Violating Blogspot’s terms of service led to shutting down an artist’s blog with no notice. Many are crying censorship. Is there any sort of recourse when a company owns the platform that’s being used?
Earlier this month, Blogspot suspended artist and writer Dennis Cooper’s blog that he had maintained for the last 14 years with no notice. Cooper has hired a lawyer and made several complaints to Google. The compaints have gone unanswered. The blog remains removed.
Via The Guardian:
Cooper updated DC’s blog six times a week, highlighting film, fiction and music he enjoyed. He had a featured post, twice a month, where he would take ads by escorts and highlight their literary qualities. Cooper’s work often depicts sexuality and violence in graphic terms, and some of the writing and images dealt with similar themes.
While the exact details are unknown, many surmise Google disabled the blog because of its content. And that is perfectly legal. When operating inside the sphere that a private company puts in place, that company controls the rules. Google’s terms of service state that they can “suspend or stop providing” services if people are not in compliance with their policies. In effect, they get to control the content provided on their platform if they so choose. And in this case, they so chose. So unless Cooper has a backup of his work on the blog, there is a good cache of it in the Wayback Machine, or Google relents, all that content is simply gone now.
What about the first amendment?
The ultimate line against censorship that we in the library world fall back against is the First Amendment. But oftentimes, the exact wording gets lost behind the freedoms that this amendment provides. The Amendment says:
Congress shall make no law respecting an establishment of religion, or prohibiting the free exercise thereof; or abridging the freedom of speech, or of the press; or the right of the people peaceably to assemble, and to petition the government for a redress of grievances.
And that’s where the trouble is when it comes to Google (or Facebook or any other modern social media or publishing platform) deleting material. Congress hasn’t made a law that made this censorship happen; this is just part of the terms of service that everyone has to agree to to use the service. The publishing output of American and global society continues to move to services hosted by private companies. With this move, the potential for censorship has grown exponentially. One of the most harmful grounds of censorship in the modern age aren’t in the challenges of single books in single locations. Rather, it is in the ability of digitally created and maintained information to disappear in the blink of an eye by the changing or uneven enforcement of a company’s terms of service.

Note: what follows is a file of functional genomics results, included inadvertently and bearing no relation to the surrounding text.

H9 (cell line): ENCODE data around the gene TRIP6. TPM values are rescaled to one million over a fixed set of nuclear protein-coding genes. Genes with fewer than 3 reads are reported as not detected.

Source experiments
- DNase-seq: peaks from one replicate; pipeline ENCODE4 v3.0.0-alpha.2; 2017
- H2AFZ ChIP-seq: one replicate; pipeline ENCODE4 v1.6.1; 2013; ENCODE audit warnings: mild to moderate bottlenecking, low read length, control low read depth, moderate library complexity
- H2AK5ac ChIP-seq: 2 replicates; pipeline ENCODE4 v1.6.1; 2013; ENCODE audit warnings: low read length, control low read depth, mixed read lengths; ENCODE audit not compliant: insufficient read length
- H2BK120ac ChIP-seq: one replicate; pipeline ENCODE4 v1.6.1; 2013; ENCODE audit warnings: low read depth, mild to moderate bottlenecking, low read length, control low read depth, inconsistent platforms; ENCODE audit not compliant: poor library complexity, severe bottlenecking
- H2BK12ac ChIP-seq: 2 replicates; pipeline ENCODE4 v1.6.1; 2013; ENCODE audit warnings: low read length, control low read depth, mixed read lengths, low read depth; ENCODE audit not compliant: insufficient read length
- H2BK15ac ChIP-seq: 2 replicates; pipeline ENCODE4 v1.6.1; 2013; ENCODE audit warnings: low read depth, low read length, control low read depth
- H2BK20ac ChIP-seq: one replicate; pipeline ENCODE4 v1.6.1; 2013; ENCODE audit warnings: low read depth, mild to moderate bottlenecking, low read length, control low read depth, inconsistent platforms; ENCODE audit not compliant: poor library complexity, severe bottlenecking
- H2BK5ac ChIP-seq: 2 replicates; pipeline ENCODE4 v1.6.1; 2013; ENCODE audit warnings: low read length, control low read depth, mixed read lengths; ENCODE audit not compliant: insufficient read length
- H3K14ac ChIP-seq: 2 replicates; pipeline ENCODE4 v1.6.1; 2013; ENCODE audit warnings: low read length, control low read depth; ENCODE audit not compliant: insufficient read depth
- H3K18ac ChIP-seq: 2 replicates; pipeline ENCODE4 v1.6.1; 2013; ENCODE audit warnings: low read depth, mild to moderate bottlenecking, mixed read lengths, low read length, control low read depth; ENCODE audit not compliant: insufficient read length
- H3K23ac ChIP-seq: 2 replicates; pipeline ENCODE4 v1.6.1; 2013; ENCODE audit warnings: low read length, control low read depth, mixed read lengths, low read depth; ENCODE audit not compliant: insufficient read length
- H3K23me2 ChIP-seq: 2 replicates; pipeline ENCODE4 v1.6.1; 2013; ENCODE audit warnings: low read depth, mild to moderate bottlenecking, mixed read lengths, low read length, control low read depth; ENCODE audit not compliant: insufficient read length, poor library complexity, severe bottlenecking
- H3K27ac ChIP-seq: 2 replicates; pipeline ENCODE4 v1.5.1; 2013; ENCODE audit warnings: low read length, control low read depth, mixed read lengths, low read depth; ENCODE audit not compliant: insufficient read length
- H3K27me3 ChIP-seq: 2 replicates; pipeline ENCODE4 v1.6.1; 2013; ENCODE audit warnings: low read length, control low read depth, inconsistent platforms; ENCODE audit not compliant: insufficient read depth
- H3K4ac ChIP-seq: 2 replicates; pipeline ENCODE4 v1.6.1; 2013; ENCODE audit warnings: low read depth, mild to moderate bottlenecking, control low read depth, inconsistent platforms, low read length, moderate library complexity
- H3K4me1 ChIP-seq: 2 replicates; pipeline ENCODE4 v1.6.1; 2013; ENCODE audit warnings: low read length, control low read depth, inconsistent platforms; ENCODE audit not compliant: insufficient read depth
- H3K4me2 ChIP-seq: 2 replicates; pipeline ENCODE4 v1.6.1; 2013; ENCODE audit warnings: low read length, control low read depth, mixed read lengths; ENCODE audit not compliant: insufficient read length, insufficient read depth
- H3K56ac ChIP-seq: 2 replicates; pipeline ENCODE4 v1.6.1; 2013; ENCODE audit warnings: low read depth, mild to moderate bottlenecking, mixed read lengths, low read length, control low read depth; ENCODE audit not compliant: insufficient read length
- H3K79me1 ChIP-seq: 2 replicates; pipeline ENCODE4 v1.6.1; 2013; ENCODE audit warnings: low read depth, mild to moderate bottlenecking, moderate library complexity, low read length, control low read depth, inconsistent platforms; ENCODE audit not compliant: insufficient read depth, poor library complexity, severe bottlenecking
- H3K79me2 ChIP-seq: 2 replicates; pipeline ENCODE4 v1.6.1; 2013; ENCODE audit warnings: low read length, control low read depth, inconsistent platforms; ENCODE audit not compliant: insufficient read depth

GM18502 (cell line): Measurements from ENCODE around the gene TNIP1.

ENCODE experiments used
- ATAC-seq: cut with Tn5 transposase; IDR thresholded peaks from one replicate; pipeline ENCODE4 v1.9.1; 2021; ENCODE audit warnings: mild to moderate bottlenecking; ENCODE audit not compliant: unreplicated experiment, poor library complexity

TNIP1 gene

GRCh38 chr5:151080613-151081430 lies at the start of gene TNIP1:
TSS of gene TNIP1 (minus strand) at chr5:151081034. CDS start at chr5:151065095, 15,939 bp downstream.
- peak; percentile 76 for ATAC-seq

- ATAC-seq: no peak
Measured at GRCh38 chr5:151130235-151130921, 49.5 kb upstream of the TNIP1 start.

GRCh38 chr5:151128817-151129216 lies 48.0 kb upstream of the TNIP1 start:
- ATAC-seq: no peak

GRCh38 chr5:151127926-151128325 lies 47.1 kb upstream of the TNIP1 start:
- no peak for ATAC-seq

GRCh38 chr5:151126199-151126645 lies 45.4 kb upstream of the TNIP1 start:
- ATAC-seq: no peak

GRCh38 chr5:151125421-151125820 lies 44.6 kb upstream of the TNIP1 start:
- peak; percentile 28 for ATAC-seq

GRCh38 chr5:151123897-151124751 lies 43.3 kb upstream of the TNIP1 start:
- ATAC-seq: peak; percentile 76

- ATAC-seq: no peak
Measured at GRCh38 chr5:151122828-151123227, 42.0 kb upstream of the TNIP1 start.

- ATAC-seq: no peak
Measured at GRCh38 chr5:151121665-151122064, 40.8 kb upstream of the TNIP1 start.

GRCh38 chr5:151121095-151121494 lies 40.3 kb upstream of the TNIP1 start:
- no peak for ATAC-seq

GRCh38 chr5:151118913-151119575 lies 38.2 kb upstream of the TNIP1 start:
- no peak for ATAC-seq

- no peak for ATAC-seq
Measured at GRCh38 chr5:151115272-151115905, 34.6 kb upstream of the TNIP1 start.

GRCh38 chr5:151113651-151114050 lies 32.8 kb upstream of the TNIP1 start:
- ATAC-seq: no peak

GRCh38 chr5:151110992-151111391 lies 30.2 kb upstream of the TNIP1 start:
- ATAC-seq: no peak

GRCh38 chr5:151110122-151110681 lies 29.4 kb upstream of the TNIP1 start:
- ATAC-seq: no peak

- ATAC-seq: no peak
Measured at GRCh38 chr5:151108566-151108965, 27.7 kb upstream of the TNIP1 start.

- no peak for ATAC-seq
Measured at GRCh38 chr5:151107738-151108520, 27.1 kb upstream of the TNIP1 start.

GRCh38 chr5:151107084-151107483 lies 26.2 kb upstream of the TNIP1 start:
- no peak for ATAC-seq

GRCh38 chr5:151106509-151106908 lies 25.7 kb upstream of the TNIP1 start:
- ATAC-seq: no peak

Evolving landscape for speech
The law around speech online is still evolving. Bland v. Roberts found that speech as seemingly uncreative as a Facebook Like is nonetheless protected. But despite huge controversy earlier this year about Facebook giving preference to non-conservative news sources in its algorithm, Ken Pauslon of the First Amendment Center says that it is just like any other publisher and free to publish or not to publish whatever it wants. This author has extremely limited legal knowledge, but it seems that while speech on social media and digital publishing platforms is protected just the same as any other more traditional speech, these platforms have no obligation to allow an individual to open their mouth in the first place or to allow them to keep talking for the time to come.
Where libraries stand on digital censorship
It should go without saying that librarians stand against this sort of informational capriciousness. The Library Bill of Rights states that library’s “should challenge censorship” wherever they find it. Further, it says librarians resist “the abridgment of free expression and free access to ideas.” Even though libraries don’t provide the information on these platforms outside of our internet connections and accessible computers, it is still part of our commitment to the intellectual freedom. Our goal continues to be to advocate for policies, both governmental and corporate, that protect speech in all its forms, no matter who it comes from and no matter what it contains. With so much content, information, and knowledge being digital only, the advocacy of all librarians must keep pace.
John “Mack” Freeman is the Marketing and Programming Coordinator for the West Georgia Regional Library. He is a past recipient of the Freedom to Read Foundation’s Conable Scholarship, and a 2015 ALA Emerging Leader.